The seminary's STEPS program, led by Jo-Anne Lieder, D.V.M., M.A.T., offers academic courses along with retreats. These are opportunities to enter into selfreflection without the trappings of self-absorption. In the pillar of human formation, we are led to appreciate the importance of seeing and listening. We recall God's announcement at the transfiguration: "This is my beloved Son, with whom I am well-pleased; listen to him" (Mt. 17:5).
Listening is essential to our lives of prayer and in the various ways we serve the Church, as Father John Russell, O.Carm., S.T.D., stressed in a recent presentation, "Listening to Your Call: The Role of Prayer and Ministry to Discipleship." Skills of discernment also have been highlighted in presentations by Julie Burkey, M.A.P.M., as she helps individuals in the institute's Christian Employment Outreach program discern their gifts and talents and "Find the Work They Love."
This pillar of formation reminds us that we are a community striving together to contemplate the face of God and "it is good that we are here." Appreciating the communal dimension of our faith, we wish to better communicate and collaborate with one another. We strive to master the art and heart of silence, which is not an easy endeavor in a technological age that glories in instant messages.
As exemplified by the Great Spiritual Books Program meetings-led by Gregory Glazov, D. Phil., assistant professor of biblical studies-we learn the nature of "true conversation." This is a dialogue that bears no resemblance to sound bites or stilted interviews. Rather, it is an authentic adventure of honest, trusting, give and take, with unexpected, unscripted, unrehearsed rhythm, speed and substance.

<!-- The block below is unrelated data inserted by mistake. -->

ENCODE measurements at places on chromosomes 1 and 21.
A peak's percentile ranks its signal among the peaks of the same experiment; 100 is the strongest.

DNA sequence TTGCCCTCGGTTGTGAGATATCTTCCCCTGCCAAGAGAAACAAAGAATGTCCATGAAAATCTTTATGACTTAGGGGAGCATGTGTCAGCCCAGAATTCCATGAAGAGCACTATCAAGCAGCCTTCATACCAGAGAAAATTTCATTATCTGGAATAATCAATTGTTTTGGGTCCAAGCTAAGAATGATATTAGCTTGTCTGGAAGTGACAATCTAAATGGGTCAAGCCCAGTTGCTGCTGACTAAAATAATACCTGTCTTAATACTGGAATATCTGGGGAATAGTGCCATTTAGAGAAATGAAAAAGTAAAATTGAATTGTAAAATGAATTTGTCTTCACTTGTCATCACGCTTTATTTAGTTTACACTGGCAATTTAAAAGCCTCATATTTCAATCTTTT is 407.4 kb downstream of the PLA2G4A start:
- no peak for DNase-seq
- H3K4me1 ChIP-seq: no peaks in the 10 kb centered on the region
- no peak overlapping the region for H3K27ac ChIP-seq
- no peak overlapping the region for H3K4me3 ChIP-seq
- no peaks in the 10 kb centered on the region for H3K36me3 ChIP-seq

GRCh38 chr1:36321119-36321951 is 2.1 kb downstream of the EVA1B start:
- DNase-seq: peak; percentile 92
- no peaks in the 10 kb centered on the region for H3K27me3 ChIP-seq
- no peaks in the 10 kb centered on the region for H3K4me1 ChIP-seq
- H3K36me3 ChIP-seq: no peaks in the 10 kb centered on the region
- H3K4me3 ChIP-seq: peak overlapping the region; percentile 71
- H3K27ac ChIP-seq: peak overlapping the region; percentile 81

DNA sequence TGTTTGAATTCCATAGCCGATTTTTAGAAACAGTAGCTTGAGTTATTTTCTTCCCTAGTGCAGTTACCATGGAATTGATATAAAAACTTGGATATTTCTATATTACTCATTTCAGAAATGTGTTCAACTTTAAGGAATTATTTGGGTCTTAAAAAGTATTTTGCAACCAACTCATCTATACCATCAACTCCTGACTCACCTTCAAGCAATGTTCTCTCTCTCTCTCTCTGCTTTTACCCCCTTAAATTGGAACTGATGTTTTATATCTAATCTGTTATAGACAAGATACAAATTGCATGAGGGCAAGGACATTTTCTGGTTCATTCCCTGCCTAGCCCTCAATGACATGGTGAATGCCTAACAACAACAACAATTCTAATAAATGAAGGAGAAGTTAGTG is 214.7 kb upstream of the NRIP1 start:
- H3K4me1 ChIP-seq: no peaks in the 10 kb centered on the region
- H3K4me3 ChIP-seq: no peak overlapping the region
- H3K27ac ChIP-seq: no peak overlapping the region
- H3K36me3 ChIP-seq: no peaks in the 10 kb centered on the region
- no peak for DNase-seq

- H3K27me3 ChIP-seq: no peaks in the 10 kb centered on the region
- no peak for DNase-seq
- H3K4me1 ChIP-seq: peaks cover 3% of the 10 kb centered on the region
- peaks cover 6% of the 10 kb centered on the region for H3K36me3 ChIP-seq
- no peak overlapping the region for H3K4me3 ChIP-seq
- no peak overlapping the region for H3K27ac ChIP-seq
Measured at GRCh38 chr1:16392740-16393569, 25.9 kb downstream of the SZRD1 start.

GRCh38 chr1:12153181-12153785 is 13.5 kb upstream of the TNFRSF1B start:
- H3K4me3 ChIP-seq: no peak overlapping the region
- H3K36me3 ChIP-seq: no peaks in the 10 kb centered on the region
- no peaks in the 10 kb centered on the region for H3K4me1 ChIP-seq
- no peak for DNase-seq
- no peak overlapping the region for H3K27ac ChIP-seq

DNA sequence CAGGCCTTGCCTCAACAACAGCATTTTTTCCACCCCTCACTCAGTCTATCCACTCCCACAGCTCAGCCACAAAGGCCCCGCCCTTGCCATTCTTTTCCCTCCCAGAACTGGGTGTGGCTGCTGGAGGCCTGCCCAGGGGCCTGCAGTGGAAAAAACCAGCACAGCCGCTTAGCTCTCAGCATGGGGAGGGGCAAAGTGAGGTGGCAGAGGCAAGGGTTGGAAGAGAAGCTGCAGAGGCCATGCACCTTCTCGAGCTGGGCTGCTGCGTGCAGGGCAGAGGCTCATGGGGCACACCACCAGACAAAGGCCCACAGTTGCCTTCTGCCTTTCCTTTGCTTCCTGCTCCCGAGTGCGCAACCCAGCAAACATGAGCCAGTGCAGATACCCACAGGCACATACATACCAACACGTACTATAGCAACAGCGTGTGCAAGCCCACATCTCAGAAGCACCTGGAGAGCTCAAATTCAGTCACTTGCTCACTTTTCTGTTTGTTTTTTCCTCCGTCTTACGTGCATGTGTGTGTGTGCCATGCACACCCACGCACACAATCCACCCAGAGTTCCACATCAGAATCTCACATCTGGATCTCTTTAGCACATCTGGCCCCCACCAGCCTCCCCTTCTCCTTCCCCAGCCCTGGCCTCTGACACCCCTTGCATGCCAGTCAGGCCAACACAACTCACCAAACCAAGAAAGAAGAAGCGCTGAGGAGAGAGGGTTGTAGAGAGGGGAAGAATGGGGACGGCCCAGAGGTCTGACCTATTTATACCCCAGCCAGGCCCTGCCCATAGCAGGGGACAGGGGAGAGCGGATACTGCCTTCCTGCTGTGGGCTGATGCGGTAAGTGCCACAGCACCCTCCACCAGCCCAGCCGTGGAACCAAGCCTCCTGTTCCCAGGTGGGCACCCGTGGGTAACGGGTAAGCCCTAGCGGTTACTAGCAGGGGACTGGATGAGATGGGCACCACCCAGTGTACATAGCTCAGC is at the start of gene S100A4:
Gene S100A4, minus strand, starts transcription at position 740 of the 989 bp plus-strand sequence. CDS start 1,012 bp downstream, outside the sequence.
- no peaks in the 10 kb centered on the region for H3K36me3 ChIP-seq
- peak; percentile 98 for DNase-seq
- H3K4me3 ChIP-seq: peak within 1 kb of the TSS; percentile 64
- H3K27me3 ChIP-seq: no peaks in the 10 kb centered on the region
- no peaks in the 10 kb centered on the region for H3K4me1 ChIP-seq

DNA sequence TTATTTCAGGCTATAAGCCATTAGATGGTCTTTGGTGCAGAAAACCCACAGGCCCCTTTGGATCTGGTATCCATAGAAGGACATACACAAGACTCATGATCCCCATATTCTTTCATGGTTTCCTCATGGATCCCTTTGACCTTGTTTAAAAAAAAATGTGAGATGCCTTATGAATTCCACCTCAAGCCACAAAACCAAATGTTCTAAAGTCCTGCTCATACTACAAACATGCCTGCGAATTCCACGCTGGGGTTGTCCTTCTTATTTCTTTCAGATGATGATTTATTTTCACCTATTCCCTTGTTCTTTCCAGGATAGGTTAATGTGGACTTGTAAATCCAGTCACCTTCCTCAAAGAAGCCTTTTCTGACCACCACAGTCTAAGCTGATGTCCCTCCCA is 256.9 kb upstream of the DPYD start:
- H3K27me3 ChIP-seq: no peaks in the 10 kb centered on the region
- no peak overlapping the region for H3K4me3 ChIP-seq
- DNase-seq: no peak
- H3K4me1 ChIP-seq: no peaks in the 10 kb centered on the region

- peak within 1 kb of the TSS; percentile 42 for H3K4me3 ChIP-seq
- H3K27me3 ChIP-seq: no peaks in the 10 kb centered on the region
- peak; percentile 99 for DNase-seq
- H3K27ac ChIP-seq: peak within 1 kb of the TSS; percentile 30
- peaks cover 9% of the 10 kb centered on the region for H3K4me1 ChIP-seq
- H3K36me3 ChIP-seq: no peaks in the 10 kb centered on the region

The pillar of human formation is further stressed in the seminary's Parish Partnership Program's "Prayerfully Speaking" workshops, led by Diane Carr, M.A., program coordinator. Here, students learn the skills of facilitating retreats, leading Bible study and witnessing to their faith in a variety of religious settings. Presenters speak from their own experience and prayerful preparation on how to introduce others to the face of God. In this pillar of intellectual formation, we learn about Christ; but more than that, we "learn Him," as Pope John Paul II emphasized.
The pillars of spiritual, human, and intellectual formation urge us to minister to others with a love that comes from experiencing the depths of divine love. Gazing upon Christ in Scripture and in meditative prayer allows for the Christian journey to be more than a series of random of acts of kindness; instead, steps in the journey are deliberate acts of love, empowered, driven and directed by God.
When Pope Benedict XVI was asked why he chose the theme of love for his first encyclical, he responded: "I wished to underline the centrality of faith in God, in that God that has assumed a human face and a human heart." He explained his hope "that faith might become a vision-contemplation that transforms us."
It is more than an esoteric hope; it involves a committed and loving response to God's call to intimacy. This is the stunning realization of Christian formation-God desires to draw us nearer to His heart where we can hear His voice and appreciate His loving gaze upon us. And there, close to His heart, we truly can pray in gratitude: "Thank you, Lord. It is good that we are here."
(Editor's note: Dr. Dianne Marie Traflet, J.D., S.T.D., is the associate dean and assistant professor of Pastoral Theology at Immaculate Conception Seminary School of Theology, located on the campus of Seton Hall University, South Orange. She is the founder of the Institute for Christian Spirituality, which she co-directs with Father Joseph Chapel, S.T.D. Contact Traflet at (973) 761- 9353, or Deborah Kurus at (973) 313-6329 for more information on programs at the seminary.)